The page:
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Author Topic: Is infinity an illusion?  (Read 68362 times)

lean bean

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Re: Is infinity an illusion?
« Reply #150 on: 22/09/2013 10:29:26 »
My contention is that infinity cannot be measured in units of anything, and eternity cannot be measured in units of time. 

At risk of being accused of repetition, I would say: infinity is not a very big number, in fact it is not a number at all, and eternity is not a very long time, it is not time at all.   That’s probably as close as I can get to answering your question.
I must be missing some deeper  point here...
You seem to be just saying... you can't measure the extent of infinity and you can't measure a total duration period for eternity, is that a surprise?
 
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I assume time, as we perceive it, had a beginning.

Going along with the standard BB model that's right, but as you know ,there are other theories, the eternal inflationary universe idea and others.

Those yoga chappies always seem to END their timeless period! That’s if they say they can go into a ‘timeless’  whatnot.
« Last Edit: 22/09/2013 10:35:18 by lean bean »
 

Offline Bill S

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Re: Is infinity an illusion?
« Reply #151 on: 22/09/2013 13:03:23 »
Quote from: JeffreyH
How about an infinite time and dimension that is on the equivalent of a mobius strip. Continuous, joined up and unbounded. You would never get back to the same point even though it is connected.

With a mobius strip, as with a circle, you do come back to the same place.  The time, of course, is different so you could argue that you were looking at different spacetime events each time round, but I'm a bit doubtful about the value of that.  You could claim that your garden was infinite because you could keep walking round it without returning to the same spacetime event.
 

Offline Bill S

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Re: Is infinity an illusion?
« Reply #152 on: 22/09/2013 13:07:39 »
Quote from: lean bean
I must be missing some deeper  point here...
You seem to be just saying... you can't measure the extent of infinity and you can't measure a total duration period for eternity

That's exactly what I'm saying.  Tell me what you feel you have missed and let's see if we can sort it out.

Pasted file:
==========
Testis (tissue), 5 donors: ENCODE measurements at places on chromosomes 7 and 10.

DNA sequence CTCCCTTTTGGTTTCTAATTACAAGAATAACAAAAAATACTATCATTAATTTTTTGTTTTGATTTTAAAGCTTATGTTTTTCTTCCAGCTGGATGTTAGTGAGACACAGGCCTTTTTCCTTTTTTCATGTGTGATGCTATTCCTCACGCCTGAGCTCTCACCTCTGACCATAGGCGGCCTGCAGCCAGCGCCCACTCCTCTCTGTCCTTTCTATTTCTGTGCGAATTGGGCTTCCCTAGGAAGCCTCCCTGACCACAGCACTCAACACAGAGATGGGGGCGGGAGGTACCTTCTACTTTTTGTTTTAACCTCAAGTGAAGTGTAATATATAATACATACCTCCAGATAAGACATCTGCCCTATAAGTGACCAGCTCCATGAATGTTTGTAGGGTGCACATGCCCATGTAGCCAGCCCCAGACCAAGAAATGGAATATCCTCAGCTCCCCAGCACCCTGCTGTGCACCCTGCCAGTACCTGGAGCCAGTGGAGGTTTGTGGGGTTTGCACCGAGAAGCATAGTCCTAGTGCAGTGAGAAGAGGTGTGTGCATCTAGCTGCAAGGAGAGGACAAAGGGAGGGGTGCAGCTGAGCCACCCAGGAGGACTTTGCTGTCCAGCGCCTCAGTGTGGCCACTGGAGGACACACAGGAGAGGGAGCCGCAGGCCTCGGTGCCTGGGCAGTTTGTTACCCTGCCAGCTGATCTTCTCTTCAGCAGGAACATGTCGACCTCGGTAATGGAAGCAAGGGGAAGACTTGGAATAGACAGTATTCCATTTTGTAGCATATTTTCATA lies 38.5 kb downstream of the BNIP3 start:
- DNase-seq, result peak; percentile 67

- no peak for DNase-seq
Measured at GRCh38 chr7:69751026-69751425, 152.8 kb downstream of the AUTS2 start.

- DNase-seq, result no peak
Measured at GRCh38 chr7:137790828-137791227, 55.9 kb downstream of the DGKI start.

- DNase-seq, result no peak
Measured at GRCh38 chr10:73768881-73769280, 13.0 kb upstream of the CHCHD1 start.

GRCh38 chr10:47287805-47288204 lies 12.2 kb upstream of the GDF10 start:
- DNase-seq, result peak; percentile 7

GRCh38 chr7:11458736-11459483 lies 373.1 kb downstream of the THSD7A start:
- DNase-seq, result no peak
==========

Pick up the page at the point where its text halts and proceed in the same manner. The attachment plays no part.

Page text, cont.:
Offline dlorde

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Re: Is infinity an illusion?
« Reply #153 on: 22/09/2013 15:06:06 »
Observers, do they need a consciousness, and what defines a consciousness?
As I understand it, an observer is potentially anything involved in a measurement, and, in QM terms, a measurement is an interaction. So a particle can be an 'observer'. In macro-scale physics, the observer just provides a disinterested viewpoint; at micro-scales, the 'observer effect' becomes significant, and in some interpretations of QM, the relation between observer and observed is complicated, even incestuous.

As for what defines a consciousness, I'm not sure what you're really after; a dictionary? those behaviours we identify as conscious? claims of qualia?

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A arrow?
?? what about an arrow?

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If I assumed the universe to be a representation of a quantum computer :) Which isn't that far from the idea of multiple universes created as a wave function breaks down, also assuming that this 'universe' contains it all.

Would a observer need to be 'locked' (to be conscious) under a arrow?
I have no idea what you're talking about.

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How do we define consciousness?
You go first...
« Last Edit: 22/09/2013 15:09:37 by dlorde »
 

lean bean

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Re: Is infinity an illusion?
« Reply #154 on: 22/09/2013 18:49:27 »
Quote from: lean bean
I must be missing some deeper  point here...
You seem to be just saying... you can't measure the extent of infinity and you can't measure a total duration period for eternity 

That's exactly what I'm saying.  Tell me what you feel you have missed and let's see if we can sort it out.
Well, I don't think I have missed anything if that's all your saying, I have always thought of infinity and eternity as unmeasurable, that's why I asked '' is that a surprise?'' Here...